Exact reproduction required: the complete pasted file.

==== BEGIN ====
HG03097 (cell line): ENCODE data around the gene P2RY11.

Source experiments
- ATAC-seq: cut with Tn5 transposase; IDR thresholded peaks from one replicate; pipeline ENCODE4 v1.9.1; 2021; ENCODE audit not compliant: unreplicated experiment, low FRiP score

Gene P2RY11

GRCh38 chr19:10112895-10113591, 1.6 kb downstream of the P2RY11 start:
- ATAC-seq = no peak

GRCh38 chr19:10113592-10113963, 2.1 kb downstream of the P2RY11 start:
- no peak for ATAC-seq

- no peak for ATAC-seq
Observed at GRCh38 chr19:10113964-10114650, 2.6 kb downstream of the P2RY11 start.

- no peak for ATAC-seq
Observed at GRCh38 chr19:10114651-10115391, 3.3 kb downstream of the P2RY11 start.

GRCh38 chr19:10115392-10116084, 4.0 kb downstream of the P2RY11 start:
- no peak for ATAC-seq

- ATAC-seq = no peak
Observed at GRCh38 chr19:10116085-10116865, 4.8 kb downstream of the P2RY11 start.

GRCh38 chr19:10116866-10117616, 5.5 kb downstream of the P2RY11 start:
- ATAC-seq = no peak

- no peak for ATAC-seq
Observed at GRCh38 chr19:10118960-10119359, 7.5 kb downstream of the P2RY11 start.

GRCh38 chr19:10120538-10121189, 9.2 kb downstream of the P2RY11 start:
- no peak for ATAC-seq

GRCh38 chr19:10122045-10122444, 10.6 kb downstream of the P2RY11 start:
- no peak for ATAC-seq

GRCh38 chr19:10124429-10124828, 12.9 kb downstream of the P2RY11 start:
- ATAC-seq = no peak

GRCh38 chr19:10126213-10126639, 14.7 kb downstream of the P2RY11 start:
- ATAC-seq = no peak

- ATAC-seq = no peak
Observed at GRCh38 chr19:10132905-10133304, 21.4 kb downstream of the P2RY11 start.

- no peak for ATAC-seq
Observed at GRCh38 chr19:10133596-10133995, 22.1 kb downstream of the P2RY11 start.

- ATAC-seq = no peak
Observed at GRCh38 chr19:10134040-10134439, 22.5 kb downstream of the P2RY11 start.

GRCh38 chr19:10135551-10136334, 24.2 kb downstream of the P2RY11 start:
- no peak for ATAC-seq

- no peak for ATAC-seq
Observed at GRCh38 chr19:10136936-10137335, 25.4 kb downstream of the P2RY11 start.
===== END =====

HG03097 (cell line): ENCODE data around the gene P2RY11.

Source experiments
- ATAC-seq: cut with Tn5 transposase; IDR thresholded peaks from one replicate; pipeline ENCODE4 v1.9.1; 2021; ENCODE audit not compliant: unreplicated experiment, low FRiP score

Gene P2RY11

GRCh38 chr19:10112895-10113591, 1.6 kb downstream of the P2RY11 start:
- ATAC-seq = no peak

GRCh38 chr19:10113592-10113963, 2.1 kb downstream of the P2RY11 start:
- no peak for ATAC-seq

- no peak for ATAC-seq
Observed at GRCh38 chr19:10113964-10114650, 2.6 kb downstream of the P2RY11 start.

- no peak for ATAC-seq
Observed at GRCh38 chr19:10114651-10115391, 3.3 kb downstream of the P2RY11 start.

GRCh38 chr19:10115392-10116084, 4.0 kb downstream of the P2RY11 start:
- no peak for ATAC-seq

- ATAC-seq = no peak
Observed at GRCh38 chr19:10116085-10116865, 4.8 kb downstream of the P2RY11 start.

GRCh38 chr19:10116866-10117616, 5.5 kb downstream of the P2RY11 start:
- ATAC-seq = no peak

- no peak for ATAC-seq
Observed at GRCh38 chr19:10118960-10119359, 7.5 kb downstream of the P2RY11 start.

GRCh38 chr19:10120538-10121189, 9.2 kb downstream of the P2RY11 start:
- no peak for ATAC-seq

GRCh38 chr19:10122045-10122444, 10.6 kb downstream of the P2RY11 start:
- no peak for ATAC-seq

GRCh38 chr19:10124429-10124828, 12.9 kb downstream of the P2RY11 start:
- ATAC-seq = no peak

GRCh38 chr19:10126213-10126639, 14.7 kb downstream of the P2RY11 start:
- ATAC-seq = no peak

- ATAC-seq = no peak
Observed at GRCh38 chr19:10132905-10133304, 21.4 kb downstream of the P2RY11 start.

- no peak for ATAC-seq
Observed at GRCh38 chr19:10133596-10133995, 22.1 kb downstream of the P2RY11 start.

- ATAC-seq = no peak
Observed at GRCh38 chr19:10134040-10134439, 22.5 kb downstream of the P2RY11 start.

GRCh38 chr19:10135551-10136334, 24.2 kb downstream of the P2RY11 start:
- no peak for ATAC-seq

- no peak for ATAC-seq
Observed at GRCh38 chr19:10136936-10137335, 25.4 kb downstream of the P2RY11 start.